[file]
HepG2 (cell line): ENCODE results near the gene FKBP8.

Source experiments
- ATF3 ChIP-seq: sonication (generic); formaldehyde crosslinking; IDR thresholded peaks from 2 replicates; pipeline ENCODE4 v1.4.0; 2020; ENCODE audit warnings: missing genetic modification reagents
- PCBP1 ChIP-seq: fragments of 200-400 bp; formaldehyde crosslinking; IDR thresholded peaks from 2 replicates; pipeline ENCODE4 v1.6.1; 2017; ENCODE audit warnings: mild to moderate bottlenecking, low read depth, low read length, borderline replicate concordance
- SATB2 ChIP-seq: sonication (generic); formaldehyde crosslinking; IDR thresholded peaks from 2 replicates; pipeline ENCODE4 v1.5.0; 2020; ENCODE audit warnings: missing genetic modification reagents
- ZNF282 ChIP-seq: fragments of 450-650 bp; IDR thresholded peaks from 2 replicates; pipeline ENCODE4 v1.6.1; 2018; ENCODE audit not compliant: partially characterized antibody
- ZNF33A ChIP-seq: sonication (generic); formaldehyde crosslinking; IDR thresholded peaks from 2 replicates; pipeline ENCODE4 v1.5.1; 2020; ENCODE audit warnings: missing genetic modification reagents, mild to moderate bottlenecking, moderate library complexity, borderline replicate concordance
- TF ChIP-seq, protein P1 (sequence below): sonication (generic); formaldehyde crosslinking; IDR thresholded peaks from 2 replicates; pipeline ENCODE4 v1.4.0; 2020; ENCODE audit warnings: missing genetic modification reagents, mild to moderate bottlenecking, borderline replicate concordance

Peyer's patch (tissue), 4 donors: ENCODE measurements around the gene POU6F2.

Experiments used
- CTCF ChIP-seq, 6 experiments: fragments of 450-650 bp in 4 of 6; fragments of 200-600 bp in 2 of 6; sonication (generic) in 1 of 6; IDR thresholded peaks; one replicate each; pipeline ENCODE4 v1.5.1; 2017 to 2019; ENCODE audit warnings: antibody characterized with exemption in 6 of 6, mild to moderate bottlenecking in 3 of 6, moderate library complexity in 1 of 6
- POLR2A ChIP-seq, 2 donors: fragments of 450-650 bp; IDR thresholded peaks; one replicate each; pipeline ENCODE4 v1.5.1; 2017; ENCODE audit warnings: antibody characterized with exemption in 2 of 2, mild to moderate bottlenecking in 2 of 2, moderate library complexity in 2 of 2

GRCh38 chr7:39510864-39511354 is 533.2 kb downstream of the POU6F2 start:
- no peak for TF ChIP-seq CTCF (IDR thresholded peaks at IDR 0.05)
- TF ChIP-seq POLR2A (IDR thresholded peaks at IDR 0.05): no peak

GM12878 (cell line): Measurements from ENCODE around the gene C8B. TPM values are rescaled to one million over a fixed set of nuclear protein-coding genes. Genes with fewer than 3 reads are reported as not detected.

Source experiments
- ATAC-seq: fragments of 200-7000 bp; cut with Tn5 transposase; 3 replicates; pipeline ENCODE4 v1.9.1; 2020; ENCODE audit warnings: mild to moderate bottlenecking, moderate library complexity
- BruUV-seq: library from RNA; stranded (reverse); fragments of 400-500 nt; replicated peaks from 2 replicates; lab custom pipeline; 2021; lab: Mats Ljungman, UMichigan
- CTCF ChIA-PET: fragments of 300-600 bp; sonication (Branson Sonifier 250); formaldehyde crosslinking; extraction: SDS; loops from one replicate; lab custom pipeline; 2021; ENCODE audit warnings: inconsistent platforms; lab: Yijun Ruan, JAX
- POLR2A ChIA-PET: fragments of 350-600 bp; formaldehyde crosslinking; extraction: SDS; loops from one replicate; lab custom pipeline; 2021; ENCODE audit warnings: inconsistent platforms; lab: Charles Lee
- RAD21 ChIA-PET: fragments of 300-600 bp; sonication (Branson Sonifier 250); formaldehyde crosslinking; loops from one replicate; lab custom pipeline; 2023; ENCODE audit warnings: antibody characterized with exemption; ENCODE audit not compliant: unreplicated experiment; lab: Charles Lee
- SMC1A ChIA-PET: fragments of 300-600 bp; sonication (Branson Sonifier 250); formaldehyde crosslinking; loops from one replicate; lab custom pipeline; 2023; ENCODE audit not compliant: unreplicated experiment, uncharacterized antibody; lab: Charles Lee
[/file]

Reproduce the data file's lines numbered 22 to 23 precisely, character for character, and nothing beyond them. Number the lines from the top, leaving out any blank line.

- RAD21 ChIA-PET: fragments of 300-600 bp; sonication (Branson Sonifier 250); formaldehyde crosslinking; loops from one replicate; lab custom pipeline; 2023; ENCODE audit warnings: antibody characterized with exemption; ENCODE audit not compliant: unreplicated experiment; lab: Charles Lee
- SMC1A ChIA-PET: fragments of 300-600 bp; sonication (Branson Sonifier 250); formaldehyde crosslinking; loops from one replicate; lab custom pipeline; 2023; ENCODE audit not compliant: unreplicated experiment, uncharacterized antibody; lab: Charles Lee